Wednesday, March 31, 2010

Growing Patterns Classroom Project

Author and photographer, Sarah Campbell, visited my third grade literature connection class at St. Therese Catholic School on Wednesday, March 31st. She shared her new book, Growing Patterns: Fibonacci Patterns in Nature. You can read an interview I did with Sarah during the book's launch week, and you can read Sarah's blog post about yesterday here.

Even though Fibonacci numbers are not usually introduced in math curriculum until higher grades, patterns are very familiar to students even as young as three and four. Sarah's book and engaging persona help even math-challenged people like me understand the Fibonacci sequence and how to find this pattern in the natural world through the numbers of petals on flowers, spirals, and in nautilus shells. With the beautiful photo illustrations taken by Sarah and her husband, Richard, to explain the Fibonacci sequence, the book has appeal for mathematicians, naturalists, scientists, and artists of all ages.

Here, Sarah taught the students how to make a frame using scissors, rulers, pencils, and construction paper. This will help them practice framing photographs. Just as Sarah's book inspired good questions from the students, we believe that allowing them to take their own photographs of the natural world will inspire their writing. On April 1st, Sarah and I will lead students out on the pollen-covered playground (the yellow-green dusting happened overnight) to take photographs. We have 4 digital cameras to share between 13 students in roughly 35 minutes. Students waiting their turn for a real camera will practice and pretend with their paper frames.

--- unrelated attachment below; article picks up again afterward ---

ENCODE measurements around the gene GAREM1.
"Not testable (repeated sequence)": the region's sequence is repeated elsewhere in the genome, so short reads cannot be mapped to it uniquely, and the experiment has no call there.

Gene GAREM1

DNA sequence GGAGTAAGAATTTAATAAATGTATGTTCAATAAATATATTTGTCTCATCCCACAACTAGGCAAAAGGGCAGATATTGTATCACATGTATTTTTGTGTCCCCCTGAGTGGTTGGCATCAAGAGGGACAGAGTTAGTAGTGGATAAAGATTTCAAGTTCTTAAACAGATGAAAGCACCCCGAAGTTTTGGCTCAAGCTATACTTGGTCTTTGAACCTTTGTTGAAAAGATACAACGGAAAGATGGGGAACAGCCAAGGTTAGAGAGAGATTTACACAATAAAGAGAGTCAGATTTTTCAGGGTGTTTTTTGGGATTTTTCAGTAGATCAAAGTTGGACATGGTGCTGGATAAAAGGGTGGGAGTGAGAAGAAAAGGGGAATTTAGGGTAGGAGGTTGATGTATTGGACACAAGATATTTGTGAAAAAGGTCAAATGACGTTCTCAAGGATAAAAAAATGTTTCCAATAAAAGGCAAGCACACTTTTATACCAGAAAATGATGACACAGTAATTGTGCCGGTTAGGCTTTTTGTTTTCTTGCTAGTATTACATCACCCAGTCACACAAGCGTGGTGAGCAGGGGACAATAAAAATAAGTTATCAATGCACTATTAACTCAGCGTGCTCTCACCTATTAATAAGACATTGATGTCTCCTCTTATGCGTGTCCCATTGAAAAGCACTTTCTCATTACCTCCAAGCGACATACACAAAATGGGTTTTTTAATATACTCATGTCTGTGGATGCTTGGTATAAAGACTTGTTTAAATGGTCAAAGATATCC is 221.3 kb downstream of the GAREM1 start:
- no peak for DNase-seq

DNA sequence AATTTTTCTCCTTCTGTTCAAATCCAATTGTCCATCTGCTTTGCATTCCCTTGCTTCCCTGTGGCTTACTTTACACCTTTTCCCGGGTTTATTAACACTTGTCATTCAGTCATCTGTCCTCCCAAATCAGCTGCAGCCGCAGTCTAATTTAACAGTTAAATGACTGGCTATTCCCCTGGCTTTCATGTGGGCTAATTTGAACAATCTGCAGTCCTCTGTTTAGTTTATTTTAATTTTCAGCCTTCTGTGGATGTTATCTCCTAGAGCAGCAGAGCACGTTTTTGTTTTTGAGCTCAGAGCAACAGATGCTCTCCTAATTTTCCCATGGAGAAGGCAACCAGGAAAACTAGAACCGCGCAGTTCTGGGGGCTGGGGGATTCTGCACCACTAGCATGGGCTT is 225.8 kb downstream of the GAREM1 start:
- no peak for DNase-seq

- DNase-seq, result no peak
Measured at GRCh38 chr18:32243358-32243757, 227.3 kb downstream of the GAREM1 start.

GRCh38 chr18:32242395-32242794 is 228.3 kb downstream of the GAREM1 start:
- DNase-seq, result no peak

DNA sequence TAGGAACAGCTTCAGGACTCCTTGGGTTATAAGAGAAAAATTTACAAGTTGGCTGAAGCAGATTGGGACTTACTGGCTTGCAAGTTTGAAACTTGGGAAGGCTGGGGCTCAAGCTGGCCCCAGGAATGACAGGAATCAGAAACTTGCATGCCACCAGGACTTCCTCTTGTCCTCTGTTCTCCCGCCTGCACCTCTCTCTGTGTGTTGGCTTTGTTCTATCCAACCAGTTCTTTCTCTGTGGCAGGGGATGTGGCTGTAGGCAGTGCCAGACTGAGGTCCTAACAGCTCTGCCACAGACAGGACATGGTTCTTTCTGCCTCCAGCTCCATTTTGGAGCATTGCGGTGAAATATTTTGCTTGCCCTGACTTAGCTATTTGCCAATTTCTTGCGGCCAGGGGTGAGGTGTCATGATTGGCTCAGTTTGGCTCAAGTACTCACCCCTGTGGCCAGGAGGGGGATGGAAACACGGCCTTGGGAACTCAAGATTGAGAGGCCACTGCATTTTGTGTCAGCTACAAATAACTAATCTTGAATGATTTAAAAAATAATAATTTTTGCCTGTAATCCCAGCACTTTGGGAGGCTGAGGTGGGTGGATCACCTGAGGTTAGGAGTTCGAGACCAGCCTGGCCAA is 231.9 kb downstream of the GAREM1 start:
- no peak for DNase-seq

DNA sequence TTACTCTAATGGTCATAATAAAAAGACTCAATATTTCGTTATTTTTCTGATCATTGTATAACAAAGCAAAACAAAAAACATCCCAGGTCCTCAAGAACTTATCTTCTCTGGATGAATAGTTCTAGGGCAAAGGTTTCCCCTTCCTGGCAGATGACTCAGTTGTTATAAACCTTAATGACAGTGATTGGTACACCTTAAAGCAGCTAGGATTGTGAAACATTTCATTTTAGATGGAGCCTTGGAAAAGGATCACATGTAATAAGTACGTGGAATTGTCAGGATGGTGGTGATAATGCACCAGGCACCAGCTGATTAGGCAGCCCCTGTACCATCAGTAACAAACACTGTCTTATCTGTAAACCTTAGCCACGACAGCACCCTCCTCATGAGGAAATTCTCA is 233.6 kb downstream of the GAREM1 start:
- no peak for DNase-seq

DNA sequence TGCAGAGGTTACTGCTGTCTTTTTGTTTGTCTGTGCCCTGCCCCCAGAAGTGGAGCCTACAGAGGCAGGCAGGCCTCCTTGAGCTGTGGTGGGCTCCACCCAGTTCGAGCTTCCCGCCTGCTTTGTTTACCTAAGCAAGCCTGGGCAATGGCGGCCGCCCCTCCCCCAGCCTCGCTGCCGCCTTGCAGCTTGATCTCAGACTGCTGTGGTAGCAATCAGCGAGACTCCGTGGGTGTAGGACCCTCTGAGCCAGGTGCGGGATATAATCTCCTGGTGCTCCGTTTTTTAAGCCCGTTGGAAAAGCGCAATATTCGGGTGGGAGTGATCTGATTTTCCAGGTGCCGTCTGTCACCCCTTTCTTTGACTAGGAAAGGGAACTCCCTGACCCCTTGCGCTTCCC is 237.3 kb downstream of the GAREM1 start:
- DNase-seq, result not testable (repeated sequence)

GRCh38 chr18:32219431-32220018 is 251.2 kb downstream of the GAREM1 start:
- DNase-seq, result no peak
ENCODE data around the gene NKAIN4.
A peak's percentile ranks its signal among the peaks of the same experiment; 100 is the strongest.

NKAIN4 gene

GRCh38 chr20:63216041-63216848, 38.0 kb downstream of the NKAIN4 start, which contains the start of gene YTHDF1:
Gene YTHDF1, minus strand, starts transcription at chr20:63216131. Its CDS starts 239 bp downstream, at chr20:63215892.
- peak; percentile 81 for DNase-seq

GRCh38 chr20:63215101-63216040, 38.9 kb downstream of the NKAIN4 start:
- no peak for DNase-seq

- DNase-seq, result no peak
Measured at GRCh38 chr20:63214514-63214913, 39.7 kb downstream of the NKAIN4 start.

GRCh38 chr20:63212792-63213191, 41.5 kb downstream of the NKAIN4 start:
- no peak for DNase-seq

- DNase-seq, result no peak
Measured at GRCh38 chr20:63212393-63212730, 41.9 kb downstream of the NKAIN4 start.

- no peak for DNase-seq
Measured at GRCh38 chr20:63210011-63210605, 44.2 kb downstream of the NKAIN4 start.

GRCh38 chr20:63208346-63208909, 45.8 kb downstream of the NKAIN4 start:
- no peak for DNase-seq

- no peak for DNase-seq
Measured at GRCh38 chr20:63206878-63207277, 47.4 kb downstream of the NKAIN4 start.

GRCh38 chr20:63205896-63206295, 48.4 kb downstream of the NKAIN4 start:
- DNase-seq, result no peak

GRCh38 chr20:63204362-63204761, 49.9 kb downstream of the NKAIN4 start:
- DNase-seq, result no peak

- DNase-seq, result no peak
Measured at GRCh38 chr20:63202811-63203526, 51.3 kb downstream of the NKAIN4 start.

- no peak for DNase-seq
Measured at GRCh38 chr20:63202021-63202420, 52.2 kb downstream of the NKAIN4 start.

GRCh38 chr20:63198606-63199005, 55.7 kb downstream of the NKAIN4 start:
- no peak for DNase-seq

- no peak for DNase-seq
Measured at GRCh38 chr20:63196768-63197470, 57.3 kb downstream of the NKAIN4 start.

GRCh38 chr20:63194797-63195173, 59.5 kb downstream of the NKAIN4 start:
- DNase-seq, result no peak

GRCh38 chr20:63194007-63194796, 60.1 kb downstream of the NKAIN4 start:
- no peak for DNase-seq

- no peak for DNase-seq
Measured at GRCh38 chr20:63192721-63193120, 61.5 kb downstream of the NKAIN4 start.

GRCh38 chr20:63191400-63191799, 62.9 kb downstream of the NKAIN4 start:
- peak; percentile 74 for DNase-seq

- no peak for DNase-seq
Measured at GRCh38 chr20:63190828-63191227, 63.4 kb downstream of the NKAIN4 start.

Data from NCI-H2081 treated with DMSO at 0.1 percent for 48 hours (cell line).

After students have selected their best photograph, they will write a Fib poem based on their photograph. The home for this poem will be an accordion-style book also made using the first few numbers of the Fibonacci sequence. We believe these activities involving writing, construction, and measurement will reinforce the pattern of the Fibonacci sequence for the students, and it will also be fun!

Sarah answered a question from a student about how to take photos of animals or insects such as a wasp. "Very carefully!" she said. We discussed being very quiet, very still, and very patient. She asked students to think about what they might want to photograph by closing their eyes and imagining their playground and school campus for homework.

The third graders and I are very excited about this special project. I can't wait to see what happens today on the playground. Stay tuned for more!

1 comment:

Angela said...

I want to go to YOUR school. Your students are blessed to have you!